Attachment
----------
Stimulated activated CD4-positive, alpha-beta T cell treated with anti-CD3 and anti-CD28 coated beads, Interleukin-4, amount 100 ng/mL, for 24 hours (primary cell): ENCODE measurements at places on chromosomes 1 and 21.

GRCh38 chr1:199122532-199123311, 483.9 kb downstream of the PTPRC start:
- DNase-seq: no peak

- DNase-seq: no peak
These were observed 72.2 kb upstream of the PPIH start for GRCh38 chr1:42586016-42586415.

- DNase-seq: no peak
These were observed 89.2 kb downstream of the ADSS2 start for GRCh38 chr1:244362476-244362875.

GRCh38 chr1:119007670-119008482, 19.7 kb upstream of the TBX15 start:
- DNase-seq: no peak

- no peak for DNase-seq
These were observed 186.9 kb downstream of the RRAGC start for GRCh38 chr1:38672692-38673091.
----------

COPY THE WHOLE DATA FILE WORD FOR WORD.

Stimulated activated CD4-positive, alpha-beta T cell treated with anti-CD3 and anti-CD28 coated beads, Interleukin-4, amount 100 ng/mL, for 24 hours (primary cell): ENCODE measurements at places on chromosomes 1 and 21.

GRCh38 chr1:199122532-199123311, 483.9 kb downstream of the PTPRC start:
- DNase-seq: no peak

- DNase-seq: no peak
These were observed 72.2 kb upstream of the PPIH start for GRCh38 chr1:42586016-42586415.

- DNase-seq: no peak
These were observed 89.2 kb downstream of the ADSS2 start for GRCh38 chr1:244362476-244362875.

GRCh38 chr1:119007670-119008482, 19.7 kb upstream of the TBX15 start:
- DNase-seq: no peak

- no peak for DNase-seq
These were observed 186.9 kb downstream of the RRAGC start for GRCh38 chr1:38672692-38673091.